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Researchers study whether mulch can help prevent flash floods after wildfires

Burned land is especially bad at absorbing water, leading to flash floods for years to come.

COLORADO, USA — It’s been two years since fires across Colorado burned more than half a million acres. Now it seems like every time it rains, the burn scars flood.

Sunday, we saw flash flood warnings in the Cameron Peak burn scar as heavy rain poured over the area where flames torched the land. 

That could continue for several more years.

"The increased risk of floods and debris flows typically remains elevated for two to five years after the fire. That’s the amount of time that it might take the vegetation to regrow," said Peter Nelson, an Associate Professor of Civil and Environmental Engineering at Colorado State University. "The soil becomes sealed, and in some cases the soil becomes hydrophobic, meaning water beads up and is repelled off of the surface."

Nelson is researching whether dumping mulch over burn scars is an effective way of trying to prevent that water from running off and causing floods. Helicopters drop wood chips onto the land to try to increase vegetation growth and stop water runoff.

"There are limited resources and it’s expensive to do that kind of a treatment. A lot of planning goes into the development of those mulching operations," Nelson said.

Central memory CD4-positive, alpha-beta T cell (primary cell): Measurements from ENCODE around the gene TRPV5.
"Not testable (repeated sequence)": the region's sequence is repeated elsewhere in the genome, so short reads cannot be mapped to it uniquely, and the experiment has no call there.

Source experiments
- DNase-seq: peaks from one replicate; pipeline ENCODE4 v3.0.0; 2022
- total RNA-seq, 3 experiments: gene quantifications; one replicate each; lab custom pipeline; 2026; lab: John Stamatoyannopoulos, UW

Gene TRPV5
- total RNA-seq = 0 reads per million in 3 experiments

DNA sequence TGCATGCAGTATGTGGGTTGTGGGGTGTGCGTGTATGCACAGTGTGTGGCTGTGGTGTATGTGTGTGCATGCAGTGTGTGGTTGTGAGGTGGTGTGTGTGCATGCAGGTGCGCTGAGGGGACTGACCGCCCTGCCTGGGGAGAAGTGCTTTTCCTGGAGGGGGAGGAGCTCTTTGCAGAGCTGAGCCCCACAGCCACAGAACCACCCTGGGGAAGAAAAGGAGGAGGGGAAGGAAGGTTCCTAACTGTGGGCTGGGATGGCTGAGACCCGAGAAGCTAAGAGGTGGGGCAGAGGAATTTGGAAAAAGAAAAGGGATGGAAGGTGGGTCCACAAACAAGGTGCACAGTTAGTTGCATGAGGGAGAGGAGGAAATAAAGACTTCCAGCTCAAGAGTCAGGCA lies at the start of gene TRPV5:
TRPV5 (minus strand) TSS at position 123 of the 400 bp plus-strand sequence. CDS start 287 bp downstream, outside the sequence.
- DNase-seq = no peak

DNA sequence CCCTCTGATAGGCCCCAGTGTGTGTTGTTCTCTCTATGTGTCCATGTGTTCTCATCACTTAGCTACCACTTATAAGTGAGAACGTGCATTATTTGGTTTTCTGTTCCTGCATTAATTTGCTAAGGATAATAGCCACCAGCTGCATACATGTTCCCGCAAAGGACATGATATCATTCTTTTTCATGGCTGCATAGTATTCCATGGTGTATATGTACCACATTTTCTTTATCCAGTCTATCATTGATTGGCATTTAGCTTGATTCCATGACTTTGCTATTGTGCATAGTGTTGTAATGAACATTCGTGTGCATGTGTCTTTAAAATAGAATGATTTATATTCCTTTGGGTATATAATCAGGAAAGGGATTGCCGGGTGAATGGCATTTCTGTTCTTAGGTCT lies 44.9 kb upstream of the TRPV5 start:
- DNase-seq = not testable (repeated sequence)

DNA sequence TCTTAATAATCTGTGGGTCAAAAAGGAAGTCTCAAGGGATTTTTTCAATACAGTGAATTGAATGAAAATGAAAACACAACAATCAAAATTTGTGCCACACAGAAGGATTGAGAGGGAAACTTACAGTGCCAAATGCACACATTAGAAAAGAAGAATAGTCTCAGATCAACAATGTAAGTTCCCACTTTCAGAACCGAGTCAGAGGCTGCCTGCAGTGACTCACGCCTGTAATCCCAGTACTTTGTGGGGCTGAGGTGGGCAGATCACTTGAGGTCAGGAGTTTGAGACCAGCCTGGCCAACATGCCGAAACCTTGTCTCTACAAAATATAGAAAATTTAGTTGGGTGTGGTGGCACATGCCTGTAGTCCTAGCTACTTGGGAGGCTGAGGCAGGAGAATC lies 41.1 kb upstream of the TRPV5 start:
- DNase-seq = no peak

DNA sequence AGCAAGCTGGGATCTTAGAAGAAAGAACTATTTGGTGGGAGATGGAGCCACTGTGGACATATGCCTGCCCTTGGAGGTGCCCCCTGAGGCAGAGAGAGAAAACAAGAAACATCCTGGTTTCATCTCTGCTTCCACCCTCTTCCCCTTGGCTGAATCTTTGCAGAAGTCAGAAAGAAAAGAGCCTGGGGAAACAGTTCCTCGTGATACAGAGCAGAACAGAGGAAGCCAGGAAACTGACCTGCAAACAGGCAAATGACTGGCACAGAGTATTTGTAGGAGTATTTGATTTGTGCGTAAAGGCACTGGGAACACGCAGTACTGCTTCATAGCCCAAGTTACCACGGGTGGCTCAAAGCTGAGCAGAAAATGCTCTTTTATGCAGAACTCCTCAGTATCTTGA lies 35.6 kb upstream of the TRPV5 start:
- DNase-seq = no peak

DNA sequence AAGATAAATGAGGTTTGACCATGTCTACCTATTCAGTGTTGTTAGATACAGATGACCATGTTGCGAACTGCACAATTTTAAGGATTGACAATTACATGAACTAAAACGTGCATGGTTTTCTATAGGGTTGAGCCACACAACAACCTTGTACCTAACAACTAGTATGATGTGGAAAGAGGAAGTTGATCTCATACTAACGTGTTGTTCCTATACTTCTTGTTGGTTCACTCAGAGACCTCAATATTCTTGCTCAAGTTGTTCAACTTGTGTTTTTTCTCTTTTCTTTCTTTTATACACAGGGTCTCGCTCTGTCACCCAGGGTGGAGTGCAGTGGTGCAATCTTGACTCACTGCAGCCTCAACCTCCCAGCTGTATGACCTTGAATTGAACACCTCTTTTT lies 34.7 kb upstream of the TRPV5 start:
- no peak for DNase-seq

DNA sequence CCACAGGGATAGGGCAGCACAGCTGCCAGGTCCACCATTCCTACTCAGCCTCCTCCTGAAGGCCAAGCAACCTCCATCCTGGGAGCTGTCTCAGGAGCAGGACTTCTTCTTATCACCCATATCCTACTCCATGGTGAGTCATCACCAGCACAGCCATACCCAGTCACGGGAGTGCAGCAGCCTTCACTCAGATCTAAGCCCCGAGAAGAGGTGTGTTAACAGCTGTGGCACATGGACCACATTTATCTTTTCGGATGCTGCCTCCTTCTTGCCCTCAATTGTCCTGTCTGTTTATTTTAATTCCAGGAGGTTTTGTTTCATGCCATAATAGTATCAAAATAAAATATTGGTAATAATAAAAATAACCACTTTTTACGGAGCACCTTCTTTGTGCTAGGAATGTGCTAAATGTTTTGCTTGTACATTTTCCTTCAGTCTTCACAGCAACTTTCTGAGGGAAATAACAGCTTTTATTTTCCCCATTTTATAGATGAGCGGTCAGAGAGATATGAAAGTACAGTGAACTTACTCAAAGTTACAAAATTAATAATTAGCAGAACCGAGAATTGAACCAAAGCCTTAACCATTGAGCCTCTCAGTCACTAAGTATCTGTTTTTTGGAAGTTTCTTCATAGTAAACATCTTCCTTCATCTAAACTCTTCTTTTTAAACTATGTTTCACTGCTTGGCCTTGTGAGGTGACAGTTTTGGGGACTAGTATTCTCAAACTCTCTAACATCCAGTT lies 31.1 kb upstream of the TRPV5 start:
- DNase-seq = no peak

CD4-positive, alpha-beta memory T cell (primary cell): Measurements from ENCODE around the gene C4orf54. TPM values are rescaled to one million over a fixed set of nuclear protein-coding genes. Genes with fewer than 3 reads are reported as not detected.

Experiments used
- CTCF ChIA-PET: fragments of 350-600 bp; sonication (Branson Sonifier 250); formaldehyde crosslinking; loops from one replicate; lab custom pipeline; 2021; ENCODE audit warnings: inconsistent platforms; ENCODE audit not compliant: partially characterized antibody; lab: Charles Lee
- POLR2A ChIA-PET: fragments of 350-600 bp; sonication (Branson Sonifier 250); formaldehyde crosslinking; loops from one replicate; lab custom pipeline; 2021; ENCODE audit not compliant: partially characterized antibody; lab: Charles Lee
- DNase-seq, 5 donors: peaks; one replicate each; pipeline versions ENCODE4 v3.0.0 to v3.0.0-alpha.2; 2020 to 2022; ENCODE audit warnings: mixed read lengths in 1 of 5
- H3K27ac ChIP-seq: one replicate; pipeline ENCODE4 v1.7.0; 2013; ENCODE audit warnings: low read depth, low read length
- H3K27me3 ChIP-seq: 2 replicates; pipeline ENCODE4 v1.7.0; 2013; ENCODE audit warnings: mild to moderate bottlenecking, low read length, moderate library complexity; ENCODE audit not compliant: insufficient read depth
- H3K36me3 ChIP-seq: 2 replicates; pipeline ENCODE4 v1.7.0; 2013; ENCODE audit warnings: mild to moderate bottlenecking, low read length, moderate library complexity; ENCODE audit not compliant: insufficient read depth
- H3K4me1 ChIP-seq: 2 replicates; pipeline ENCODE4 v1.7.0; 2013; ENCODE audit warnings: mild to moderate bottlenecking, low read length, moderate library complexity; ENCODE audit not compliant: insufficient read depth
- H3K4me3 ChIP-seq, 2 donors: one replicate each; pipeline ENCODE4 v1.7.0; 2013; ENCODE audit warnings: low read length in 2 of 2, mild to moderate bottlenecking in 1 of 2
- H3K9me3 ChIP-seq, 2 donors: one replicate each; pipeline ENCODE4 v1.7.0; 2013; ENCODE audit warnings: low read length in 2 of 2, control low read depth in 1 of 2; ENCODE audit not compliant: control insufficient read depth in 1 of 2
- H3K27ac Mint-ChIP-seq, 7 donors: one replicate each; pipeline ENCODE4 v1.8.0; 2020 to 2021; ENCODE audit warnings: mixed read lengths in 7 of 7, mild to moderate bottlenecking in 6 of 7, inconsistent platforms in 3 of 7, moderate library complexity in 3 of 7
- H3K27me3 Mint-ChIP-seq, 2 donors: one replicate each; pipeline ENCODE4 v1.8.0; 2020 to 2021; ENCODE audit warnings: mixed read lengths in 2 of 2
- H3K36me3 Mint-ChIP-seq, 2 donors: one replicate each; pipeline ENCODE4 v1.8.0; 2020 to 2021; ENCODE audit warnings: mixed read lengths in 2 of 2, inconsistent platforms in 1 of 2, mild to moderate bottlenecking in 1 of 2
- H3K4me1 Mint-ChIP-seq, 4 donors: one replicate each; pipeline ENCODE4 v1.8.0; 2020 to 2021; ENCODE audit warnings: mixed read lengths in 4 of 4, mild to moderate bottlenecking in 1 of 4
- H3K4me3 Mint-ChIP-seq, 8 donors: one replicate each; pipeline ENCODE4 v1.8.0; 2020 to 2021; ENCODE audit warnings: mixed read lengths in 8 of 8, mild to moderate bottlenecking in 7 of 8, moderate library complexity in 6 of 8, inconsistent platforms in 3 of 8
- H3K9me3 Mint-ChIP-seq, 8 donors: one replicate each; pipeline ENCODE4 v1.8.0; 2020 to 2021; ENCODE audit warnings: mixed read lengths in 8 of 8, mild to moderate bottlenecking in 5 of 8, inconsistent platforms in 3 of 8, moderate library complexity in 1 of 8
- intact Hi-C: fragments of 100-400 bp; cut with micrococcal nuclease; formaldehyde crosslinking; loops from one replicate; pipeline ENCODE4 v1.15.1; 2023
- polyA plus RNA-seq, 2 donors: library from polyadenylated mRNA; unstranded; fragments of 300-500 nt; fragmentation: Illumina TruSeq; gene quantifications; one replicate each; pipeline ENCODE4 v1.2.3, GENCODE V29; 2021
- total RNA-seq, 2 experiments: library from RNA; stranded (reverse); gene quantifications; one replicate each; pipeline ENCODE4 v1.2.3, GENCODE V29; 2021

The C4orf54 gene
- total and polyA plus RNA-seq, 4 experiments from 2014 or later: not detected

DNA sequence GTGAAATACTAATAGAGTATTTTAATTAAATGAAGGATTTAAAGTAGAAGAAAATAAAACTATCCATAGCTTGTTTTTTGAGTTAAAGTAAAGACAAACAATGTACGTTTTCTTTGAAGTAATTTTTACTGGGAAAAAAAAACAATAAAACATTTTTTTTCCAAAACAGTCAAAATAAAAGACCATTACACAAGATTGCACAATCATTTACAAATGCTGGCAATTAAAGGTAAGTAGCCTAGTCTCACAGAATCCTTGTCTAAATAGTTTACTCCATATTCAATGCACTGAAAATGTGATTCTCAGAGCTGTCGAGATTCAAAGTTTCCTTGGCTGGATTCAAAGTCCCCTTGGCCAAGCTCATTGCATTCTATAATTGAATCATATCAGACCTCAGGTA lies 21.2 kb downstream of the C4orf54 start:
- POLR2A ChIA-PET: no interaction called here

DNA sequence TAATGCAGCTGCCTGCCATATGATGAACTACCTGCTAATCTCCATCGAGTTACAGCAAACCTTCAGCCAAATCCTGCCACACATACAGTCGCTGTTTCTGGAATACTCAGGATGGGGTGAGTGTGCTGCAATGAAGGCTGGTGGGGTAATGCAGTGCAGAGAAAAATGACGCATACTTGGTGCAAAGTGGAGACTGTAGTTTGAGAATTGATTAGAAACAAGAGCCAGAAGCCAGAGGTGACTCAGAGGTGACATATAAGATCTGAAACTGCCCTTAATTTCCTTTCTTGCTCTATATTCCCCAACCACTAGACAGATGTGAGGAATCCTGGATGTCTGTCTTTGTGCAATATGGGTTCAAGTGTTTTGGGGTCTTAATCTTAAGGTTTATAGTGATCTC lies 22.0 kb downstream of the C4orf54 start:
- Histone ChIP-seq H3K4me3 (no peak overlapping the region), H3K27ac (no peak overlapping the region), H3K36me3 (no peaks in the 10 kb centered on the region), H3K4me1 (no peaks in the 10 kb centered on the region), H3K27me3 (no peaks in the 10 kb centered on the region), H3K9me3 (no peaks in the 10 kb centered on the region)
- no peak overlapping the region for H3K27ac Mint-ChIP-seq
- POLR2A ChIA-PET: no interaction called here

The Cameron Peak Fire burned more than 208,000 acres in 2020. About 24,000 of those acres were identified as high priority for mulching, meaning the soil was severely burned and there was a high likelihood that the area could flood or water quality could be impacted. 

But mulching is expensive. After spending more than $20 million, groups working on the project have treated only about 10,000 acres.

"A lot of the planning involves identifying, 'what are the highest risk areas?'" Nelson said. "What are the areas that were burned at the highest severity that might have a steep slope that could pose a higher risk? Those areas get prioritized."

This team of researchers started looking into whether mulching was an effective strategy after the High Park Fire in Larimer County in 2012. So far, they’ve found it is useful. They’re testing a larger area of land in the Cameron Peak and East Troublesome burn scars for more research.

RELATED: Aerial mulching aims to restore land burned by Cameron Peak Fire

RELATED: Burn scar traits that lead to high flood threat

SUGGESTED VIDEOS: Wildfires in Colorado


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